Movement follows the law of physics: your joints will take the plane of least resistance as you move; for example if you are a back gripper, you likely have a tight back that doesn’t flex very well, but really flexible hamstrings so when you bend forward you tend to move mostly in your hips and not your back. Conversely if you are a butt gripper, you would tend to have tight hips and hamstrings and forward bending would happen mainly from your back (see below). These types of differences in people can lead to different results when you ask a room of 30 people to all hold the same poses.
You might be surprised which group makes up the lion’s share of Yoga injuries. I would say it’s 20% the stiff guys that try to push it too hard and 80% the really hypermobile women that have done Yoga for a long time. The most common Yoga injury I see is hip and upper hamstring pain in women with overly flexible hips. When the glutes and hamstrings get too flexible bending forward, they just aren’t strong enough to functionally help the person with activities that require power in more normal range like standing, walking or running. As a result the person’s back and thigh muscles do most of the work and inevitably get tight. The problem with this is that your back and thighs are not very efficient at helping you walk and run; it is your butt and hamstrings that are supposed to push you forward. Over flexibility in the backs of the legs and the resultant muscle imbalances tends to create a lot of tension in the deep stabilizing muscles of the hips like the piriformis. Too much tension in these muscles will annoy the sciatic nerve and create a feeling of tightness in the hamstring and hip; this is the trap that many ‘Yogis’ fall into. That tight feeling in the upper hamstring is just begging to be stretched, but too much length in the muscle and relative weakness is how it got there in the first place. These people need to stop overly stretching their hips and hamstrings and start working on trunk control and proper posture.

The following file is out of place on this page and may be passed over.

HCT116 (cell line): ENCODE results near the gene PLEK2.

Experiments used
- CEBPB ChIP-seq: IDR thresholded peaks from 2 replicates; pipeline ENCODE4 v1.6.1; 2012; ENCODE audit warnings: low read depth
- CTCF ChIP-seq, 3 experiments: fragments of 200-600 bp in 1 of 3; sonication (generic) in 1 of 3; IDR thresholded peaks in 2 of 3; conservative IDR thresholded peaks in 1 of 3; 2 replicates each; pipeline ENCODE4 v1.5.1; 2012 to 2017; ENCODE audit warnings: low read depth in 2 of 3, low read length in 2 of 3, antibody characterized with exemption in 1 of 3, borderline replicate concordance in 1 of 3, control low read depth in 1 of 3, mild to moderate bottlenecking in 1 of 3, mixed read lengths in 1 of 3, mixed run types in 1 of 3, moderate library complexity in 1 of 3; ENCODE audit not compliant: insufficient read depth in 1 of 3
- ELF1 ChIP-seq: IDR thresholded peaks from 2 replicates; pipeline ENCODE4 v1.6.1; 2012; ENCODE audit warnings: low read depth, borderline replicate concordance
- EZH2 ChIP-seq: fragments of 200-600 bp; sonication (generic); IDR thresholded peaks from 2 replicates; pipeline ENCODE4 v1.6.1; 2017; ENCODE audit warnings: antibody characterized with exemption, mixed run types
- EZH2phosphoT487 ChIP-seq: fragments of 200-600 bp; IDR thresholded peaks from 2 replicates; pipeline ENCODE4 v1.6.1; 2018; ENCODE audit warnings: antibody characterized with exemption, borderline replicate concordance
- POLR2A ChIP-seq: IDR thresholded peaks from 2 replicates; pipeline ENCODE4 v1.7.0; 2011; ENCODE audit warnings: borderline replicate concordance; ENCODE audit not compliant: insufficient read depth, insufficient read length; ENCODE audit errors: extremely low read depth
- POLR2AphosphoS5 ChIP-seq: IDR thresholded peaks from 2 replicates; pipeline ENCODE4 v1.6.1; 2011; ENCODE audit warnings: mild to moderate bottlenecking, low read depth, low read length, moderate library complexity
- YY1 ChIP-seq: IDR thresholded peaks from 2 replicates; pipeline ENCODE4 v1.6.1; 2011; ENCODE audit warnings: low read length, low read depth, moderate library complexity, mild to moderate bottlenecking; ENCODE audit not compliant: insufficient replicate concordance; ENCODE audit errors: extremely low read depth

If your hamstrings are this flexible… and you do a lot of this….
You will have trouble sitting. You’ll brace until you get tired and then slouchMany Yoga exercises focus on whole back extension and preach chest up, shoulders back and down. It complements the posture that most dancers tend to develop over time, which is one reason dancers tend to migrate to Yoga. As a physiotherapist, I have to say that although dancers’ posture can look esthetically nice, it is responsible for a lot of pain and dysfunction over time and that lay people should not strive to look like dancers. Dancers’ posture and mobility is great if you are going to be a dancer, but awful if you have a desk job, want to be a runner or do a lot of physical work. Some of the poses and cueing can lead to overuse of the back and lats and generally poor awareness of how to stack your spine up in a strong position.